Borrowing heavily from roleplaying games such as Dungeons and Dragons and board games in the Dungeon Crawler genre, Dungeon Crawlers promises a humorous and exciting turn-based tactical romp through a plethora of dungeons, hazards, and classic enemy types.
Though based on the roleplaying genre of games, this game skips through the story quickly and gets on with the belly laughs and swashbuckling. Our three heroes have been hired to clean out a dungeon which seems to have accrued, along with a layer of dust, various ghosts and ghoulies. That’s kind of it. Once you begin playing the game, however, you’re instantly sucked in by simple controls and the game’s humorous tone.
This game puts the focus squarely on sword and sorcery, peppering levels with just enough cutscene and plot to keep you going. In between battles, you’ll be wandering around the haunted hallways and all-too-quiet open spaces, tapping around the screen (and again for confirmation) to move, search bookshelves, and open up treasure chests.
Once you find some bad guys, you’ll be thrust into an “Encounter”, a combat mode that will end only when you’ve taken down all the enemies you’re aware of. Again, you tap to choose where to move, attack, or take some other action. If you need to move to carry out that action, you’ll be shown the route the selected hero will take to get there, allowing you move more deliberately if you so wish. Once you’re happy with what the hero is set to do, tap again on the target tile to carry it out.
The three heroes, warrior, mage, and healer, compliment each other wonderfully. The mage can hang back, taking down enemies with ranged “Magic Missles” and the like; the warrior can move greater distances, and get knee deep in Goblin; and the healer can skirt around the bigger skirmishes, staying just near enough to heal when necessary.
As the game goes on and your heroes level up, they are given extra actions they can take; stronger attacks, featuring different area attack patterns, ranges, and effects like poisoning and setting people on fire. A couple of stages in, you find a 4th party member, a drunk but experiences Dungeon Crawler. He can detect and disarm traps, adding a nice extra layer to the gameplay.
You can move the camera around by simply dragging the view around, which works well most of the time, but react a little strangely at times. You can also zoom, tilt, and rotate the camera using two-finger gestures.
Overall, the combat is very fun to play, with a good mix of cartoony style and challenging tactical decision-making. There is, however, so much awesome crammed into this game that something had to give. There are a lot of bugs in this title. A lot of bugs. In fact it could be said that it is “buggy”. Now, the game itself is great, and fun, and really nicely done. It more than compensates for any bugs you may experience while playing. But they are there, and unfortunately they are quite noticeable.
Some of the interfaces, too, are a bit fiddly to navigate and use properly. Some of the text is just too small and fancy to be easily readable, especially on a less detailed screen in pre-4 iOS devices. Some features down-right don’t even work. This is kind of a shame, but as I said before, the rest of the game’s super-happy-fun-time still shines on despite these.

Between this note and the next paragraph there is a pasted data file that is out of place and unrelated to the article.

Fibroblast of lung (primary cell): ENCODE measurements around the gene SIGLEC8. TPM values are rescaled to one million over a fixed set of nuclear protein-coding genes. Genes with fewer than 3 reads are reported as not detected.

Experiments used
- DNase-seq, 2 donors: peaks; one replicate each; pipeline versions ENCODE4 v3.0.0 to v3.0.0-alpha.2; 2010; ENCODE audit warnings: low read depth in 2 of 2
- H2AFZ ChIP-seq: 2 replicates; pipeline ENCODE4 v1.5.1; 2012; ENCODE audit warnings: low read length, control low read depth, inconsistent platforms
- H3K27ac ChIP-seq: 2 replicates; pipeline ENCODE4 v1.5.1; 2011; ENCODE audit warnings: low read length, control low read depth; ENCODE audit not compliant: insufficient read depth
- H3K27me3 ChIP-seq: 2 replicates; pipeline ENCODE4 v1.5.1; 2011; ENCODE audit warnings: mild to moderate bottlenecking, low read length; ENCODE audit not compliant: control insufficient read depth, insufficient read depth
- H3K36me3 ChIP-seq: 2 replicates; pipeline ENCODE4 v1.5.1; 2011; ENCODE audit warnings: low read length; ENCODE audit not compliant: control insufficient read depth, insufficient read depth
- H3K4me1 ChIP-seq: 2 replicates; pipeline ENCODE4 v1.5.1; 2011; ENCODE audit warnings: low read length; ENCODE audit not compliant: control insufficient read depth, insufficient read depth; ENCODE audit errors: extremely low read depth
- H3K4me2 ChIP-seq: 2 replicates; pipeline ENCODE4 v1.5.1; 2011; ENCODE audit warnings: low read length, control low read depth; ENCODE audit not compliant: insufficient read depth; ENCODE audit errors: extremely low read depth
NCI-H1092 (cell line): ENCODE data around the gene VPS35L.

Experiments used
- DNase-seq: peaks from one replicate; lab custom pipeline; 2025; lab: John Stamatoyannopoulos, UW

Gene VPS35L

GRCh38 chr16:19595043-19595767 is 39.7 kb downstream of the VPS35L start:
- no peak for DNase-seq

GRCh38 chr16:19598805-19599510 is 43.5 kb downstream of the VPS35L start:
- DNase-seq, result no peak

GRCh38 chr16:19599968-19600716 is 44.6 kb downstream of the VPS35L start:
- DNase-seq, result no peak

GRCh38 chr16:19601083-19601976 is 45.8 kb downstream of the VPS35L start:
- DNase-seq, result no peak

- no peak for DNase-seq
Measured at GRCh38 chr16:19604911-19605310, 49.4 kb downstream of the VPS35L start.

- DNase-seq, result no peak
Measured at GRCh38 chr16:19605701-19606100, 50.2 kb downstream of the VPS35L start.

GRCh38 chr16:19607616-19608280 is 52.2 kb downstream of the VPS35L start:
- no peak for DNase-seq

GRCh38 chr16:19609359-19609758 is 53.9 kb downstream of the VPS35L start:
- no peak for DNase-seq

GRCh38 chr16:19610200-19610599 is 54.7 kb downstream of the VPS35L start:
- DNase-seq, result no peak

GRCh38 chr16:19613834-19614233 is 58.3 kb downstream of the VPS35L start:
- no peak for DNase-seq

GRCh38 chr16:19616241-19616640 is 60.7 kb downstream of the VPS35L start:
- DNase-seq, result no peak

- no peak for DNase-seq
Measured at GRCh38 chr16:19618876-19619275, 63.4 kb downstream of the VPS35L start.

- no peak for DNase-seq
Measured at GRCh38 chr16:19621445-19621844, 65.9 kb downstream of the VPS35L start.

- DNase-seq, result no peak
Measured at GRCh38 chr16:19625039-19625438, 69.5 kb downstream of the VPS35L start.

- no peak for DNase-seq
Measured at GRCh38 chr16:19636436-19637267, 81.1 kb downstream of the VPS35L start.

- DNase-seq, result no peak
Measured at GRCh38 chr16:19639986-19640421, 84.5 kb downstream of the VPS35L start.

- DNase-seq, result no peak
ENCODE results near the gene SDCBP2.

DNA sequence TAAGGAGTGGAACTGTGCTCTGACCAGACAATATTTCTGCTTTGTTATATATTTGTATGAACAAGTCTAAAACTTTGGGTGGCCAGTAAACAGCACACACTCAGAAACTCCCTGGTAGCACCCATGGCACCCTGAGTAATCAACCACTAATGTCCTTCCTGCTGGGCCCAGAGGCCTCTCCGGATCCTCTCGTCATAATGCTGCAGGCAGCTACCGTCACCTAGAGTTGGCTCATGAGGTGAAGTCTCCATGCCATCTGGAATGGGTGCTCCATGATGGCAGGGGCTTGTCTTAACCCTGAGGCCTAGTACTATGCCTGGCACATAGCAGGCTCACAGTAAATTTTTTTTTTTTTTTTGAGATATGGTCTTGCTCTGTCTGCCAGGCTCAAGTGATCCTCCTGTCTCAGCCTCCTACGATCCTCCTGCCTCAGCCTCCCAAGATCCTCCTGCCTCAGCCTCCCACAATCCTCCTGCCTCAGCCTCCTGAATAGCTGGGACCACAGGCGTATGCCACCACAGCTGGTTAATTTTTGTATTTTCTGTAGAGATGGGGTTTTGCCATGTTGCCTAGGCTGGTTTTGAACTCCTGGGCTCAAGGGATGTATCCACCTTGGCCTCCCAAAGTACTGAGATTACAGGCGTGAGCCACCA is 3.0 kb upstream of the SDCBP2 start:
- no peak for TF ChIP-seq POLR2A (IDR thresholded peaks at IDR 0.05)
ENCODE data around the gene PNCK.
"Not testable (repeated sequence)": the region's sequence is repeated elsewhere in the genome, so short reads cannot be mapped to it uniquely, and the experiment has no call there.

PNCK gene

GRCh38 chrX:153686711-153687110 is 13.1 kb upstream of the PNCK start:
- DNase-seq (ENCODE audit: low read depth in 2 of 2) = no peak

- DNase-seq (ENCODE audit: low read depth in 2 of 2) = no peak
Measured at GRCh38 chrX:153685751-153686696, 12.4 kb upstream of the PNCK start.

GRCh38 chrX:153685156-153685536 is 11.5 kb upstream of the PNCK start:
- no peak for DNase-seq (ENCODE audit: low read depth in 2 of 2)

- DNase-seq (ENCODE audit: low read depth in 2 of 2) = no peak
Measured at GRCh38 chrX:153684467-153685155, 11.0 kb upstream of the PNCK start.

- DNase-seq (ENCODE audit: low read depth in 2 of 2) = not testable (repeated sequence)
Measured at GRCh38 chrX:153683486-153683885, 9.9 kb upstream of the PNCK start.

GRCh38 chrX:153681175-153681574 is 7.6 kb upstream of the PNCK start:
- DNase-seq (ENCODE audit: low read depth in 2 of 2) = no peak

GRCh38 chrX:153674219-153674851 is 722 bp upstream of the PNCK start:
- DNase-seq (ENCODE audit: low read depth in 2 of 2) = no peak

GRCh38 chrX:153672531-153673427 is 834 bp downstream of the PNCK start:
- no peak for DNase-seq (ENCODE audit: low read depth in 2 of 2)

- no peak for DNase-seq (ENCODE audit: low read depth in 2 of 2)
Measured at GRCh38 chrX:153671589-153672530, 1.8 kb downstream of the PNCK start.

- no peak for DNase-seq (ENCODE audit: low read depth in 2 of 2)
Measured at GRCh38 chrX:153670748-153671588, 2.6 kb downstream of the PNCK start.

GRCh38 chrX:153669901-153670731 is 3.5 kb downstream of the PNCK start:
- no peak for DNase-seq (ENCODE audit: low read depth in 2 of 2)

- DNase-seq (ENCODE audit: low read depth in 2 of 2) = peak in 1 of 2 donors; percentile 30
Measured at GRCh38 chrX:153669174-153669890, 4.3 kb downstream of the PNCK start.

Audio & Visual
Apart from the aforementioned bugs here and there, the graphics are pretty sweet. The painted textures in the environment contrasts well with the cartoony, bold renderings of the character models and attack graphical effects. Everything’s so colourful and vibrant, whilst keeping with the dark dungeony feel of the whole thing.
The user interface mid-combat is great, making it easy to see how far the selected hero can move or where they can use an action. Some, but not all, states (eg. dazed) have graphical representations on the characters themselves, again, making it easy and straightforward to see what’s going on the field.
The music is decent enough, and the sound effects do their job well. There are options to change the volume of the two layers of sound, though changing these don’t seem to do much, and it feels a bit too quiet no matter what you try.
The lack of voice over for cutscenes leaves them feeling very quiet, leaving you to basically read a series of text bubbles of dialogue. Also, while well animated, any closeups of the characters shows their lack of detail, something that isn’t a problem during regular gameplay, but alas, didn’t look very good up close.
But again, while there are minor gripes with certain aspects of the audio and visual aspects of this game, the game remains very fun to play; something I can see myself sinking many hours into in the future.
If you’re a fan of the Dungeon Crawler genre in any of it’s forms, or have been known to enjoy a tactical board game or two, you should definitely get this game! If you like a mix of swords and sorcery with humorous overtones, you should consider getting this game. If you’re a fan of casual physics puzzlers on an iOS device of some kind, and want a change of pace, you should find a gameplay video, decide you’ll give it a go, and GET THIS GAME!
Video Game play for Dungeon Crawlers
[pro-player width=’530′ height=’253′ type=’video’]http://www.youtube.com/watch?v=bimqHUwrU5A[/pro-player]